Feeling the crunch of tough economic times, New Jersey voters last month went to the polls and turned down a record 58 percent of their school budgets. Now, school representatives are meeting with local officials and trying to balance their budget needs with the will of the voters. Reporter Scott Gurian went to one of the districts where the budget failed –- the Bergen County suburb of Teaneck -— to see what's on the minds on local residents and what happens now.
Like many parts of New Jersey, Teaneck is an expensive place to live. The average household pays over $10,000 a year in property taxes, and the proposed school budget would have raised them an additional 8 to 10 percent, or about $475 dollars, according to some estimates. Standing outside an ice cream shop in Teaneck’s downtown shopping district, resident Norma Goetz said she felt she had no choice but to vote no.
"You want public education to thrive. You want the teachers to do well. You want the students to do very well," she says. "But you don’t want to push people out of town that can no longer afford to live here."
Now she's pointing the finger at Trenton for forcing her to make what she says was an extremely difficult decision.
"The blame goes to Governor Christie for putting us all in this situation," Goetz says.
Under Christie's belt-tightening measures, Teaneck schools will see a 59 percent drop in state aid. The governor’s view -– echoed by some local residents -– is that schools across the state need to do their part to slim down during the recession, trimming fat from their budgets and enacting teacher salary freezes and cuts to pension benefits.
But school board member Dr. Henry Pruitt says the district is currently locked in a contract with teachers that guarantees them a 4.5 percent raise, so it's powerless to negotiate unless the teachers' union steps forward and volunteers to make concessions. As for any charges of wasteful spending...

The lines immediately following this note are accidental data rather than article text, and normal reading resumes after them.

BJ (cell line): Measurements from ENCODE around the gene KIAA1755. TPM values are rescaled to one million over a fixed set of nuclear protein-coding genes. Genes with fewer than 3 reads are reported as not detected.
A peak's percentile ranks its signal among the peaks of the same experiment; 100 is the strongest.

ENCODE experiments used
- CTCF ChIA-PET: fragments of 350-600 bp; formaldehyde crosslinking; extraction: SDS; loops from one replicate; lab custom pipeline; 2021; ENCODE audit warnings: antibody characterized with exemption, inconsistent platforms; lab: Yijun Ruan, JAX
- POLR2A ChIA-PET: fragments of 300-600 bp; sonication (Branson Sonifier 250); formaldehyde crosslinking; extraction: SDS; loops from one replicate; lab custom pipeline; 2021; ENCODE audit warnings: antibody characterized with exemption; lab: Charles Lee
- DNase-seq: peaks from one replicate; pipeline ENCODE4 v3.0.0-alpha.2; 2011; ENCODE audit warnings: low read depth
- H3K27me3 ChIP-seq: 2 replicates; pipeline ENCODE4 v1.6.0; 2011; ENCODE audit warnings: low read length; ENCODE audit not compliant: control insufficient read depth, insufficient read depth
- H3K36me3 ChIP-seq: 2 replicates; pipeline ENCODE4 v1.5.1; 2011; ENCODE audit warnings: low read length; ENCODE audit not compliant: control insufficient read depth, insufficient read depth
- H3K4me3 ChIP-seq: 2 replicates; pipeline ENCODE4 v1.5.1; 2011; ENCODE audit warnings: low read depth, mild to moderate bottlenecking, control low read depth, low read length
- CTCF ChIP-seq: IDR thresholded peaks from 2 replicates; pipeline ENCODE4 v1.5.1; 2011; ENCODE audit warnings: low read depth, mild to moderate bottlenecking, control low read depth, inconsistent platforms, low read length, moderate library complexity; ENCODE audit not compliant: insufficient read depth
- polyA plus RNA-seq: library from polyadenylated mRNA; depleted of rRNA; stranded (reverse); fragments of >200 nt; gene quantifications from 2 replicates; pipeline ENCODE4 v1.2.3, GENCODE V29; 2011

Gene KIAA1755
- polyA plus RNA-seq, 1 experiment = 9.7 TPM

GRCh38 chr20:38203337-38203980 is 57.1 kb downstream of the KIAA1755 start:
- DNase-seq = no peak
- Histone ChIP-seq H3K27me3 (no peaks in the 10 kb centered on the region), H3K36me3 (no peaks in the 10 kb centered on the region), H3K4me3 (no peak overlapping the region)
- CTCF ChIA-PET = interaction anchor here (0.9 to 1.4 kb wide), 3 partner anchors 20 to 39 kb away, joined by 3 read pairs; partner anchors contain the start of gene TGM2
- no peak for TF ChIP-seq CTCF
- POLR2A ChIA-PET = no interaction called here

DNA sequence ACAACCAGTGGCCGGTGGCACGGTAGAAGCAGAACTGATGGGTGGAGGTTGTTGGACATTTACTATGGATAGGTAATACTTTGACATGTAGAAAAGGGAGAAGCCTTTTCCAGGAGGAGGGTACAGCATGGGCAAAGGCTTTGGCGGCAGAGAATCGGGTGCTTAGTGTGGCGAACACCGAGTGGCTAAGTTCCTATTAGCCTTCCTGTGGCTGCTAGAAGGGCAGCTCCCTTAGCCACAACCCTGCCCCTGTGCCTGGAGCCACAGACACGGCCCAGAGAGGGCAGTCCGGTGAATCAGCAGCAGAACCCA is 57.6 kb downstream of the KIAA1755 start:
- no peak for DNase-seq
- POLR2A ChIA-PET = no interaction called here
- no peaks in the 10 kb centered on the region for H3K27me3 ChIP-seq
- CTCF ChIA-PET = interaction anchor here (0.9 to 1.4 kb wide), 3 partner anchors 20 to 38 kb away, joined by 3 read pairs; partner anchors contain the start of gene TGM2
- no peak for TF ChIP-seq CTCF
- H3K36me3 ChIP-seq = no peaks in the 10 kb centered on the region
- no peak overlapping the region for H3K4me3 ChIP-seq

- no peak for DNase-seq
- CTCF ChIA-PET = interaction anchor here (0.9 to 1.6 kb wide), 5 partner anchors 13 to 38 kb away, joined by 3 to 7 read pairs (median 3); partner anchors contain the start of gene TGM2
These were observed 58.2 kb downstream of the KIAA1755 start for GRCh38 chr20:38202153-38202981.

"The budget we proposed was the budget we need. I mean, there’s no padding, there’s no fluff, there’s no extra in that budget. We cut 21 positions to get to where we are. And then we got a $4.4 million additional cut from the governor. Beyond this point, we’re just gonna have to find some other areas, and it’s gonna probably be more staff."
Last week, the district notified 52 teachers that given the budgetary uncertainty, some of them might be out of a job come the fall. Meanwhile, an auditor hired by the town was putting the final touches on a report recommending a series of spending reductions. Thursday night, he presented his recommendations to town council members at a public meeting at Teaneck High School. The event was heated at times, with some town residents criticizing the report for its lack of clarity.
Students also pleaded with council members not to cut funding for advanced courses or extracurricular activities. Alyson Levin, 18, was last year’s valedictorian at Teaneck High and is now attending Columbia University. "Budget cuts need to happen, and I fully advocate for budget cuts," she says. "What I don’t advocate for are cuts that aren’t wise. If you cut the wrong way, you’re just gonna have a worse education, you’re gonna have teachers who are here who are unhappy and not willing to teach well. You’re gonna have students who are here who are unhappy. And nothing’s ever gonna get better."
The council members seemed sympathetic, and they agreed not to cut funding for clubs, transportation, or sports. That left the focus on staffing and coming up with creative ways to trim little bits here and there, like sharing some services with neighboring school districts and holding off on purchasing new textbooks.
Right now, difficult conversations like this are taking place all across New Jersey. Teaneck and other towns will need to resolve their budgetary differences by Wednesday, the state-mandated deadline for determining next year’s property tax rates. Ultimately, if school boards and councils are unable to reach agreements, the local school boards can appeal to the state commissioner of education.